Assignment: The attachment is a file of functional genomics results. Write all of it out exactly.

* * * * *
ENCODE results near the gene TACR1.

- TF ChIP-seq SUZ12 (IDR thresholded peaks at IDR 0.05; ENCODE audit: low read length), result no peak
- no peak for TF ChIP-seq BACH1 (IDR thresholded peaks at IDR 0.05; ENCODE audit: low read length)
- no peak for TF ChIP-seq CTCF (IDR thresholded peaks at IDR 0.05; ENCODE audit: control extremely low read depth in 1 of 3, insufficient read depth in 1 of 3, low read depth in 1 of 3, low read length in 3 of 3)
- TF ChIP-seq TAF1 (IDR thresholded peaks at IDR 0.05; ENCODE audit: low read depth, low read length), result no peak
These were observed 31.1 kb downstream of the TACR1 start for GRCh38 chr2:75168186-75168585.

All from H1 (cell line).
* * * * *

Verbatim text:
ENCODE results near the gene TACR1.

- TF ChIP-seq SUZ12 (IDR thresholded peaks at IDR 0.05; ENCODE audit: low read length), result no peak
- no peak for TF ChIP-seq BACH1 (IDR thresholded peaks at IDR 0.05; ENCODE audit: low read length)
- no peak for TF ChIP-seq CTCF (IDR thresholded peaks at IDR 0.05; ENCODE audit: control extremely low read depth in 1 of 3, insufficient read depth in 1 of 3, low read depth in 1 of 3, low read length in 3 of 3)
- TF ChIP-seq TAF1 (IDR thresholded peaks at IDR 0.05; ENCODE audit: low read depth, low read length), result no peak
These were observed 31.1 kb downstream of the TACR1 start for GRCh38 chr2:75168186-75168585.

All from H1 (cell line).